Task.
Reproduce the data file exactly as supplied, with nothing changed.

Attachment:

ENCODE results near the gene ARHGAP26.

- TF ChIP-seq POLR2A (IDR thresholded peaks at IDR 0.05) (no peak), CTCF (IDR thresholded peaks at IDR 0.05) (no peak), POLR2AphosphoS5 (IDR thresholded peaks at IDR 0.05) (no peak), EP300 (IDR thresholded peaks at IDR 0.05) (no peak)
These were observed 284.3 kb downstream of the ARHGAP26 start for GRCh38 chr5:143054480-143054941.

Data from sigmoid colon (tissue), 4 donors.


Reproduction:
ENCODE results near the gene ARHGAP26.

- TF ChIP-seq POLR2A (IDR thresholded peaks at IDR 0.05) (no peak), CTCF (IDR thresholded peaks at IDR 0.05) (no peak), POLR2AphosphoS5 (IDR thresholded peaks at IDR 0.05) (no peak), EP300 (IDR thresholded peaks at IDR 0.05) (no peak)
These were observed 284.3 kb downstream of the ARHGAP26 start for GRCh38 chr5:143054480-143054941.

Data from sigmoid colon (tissue), 4 donors.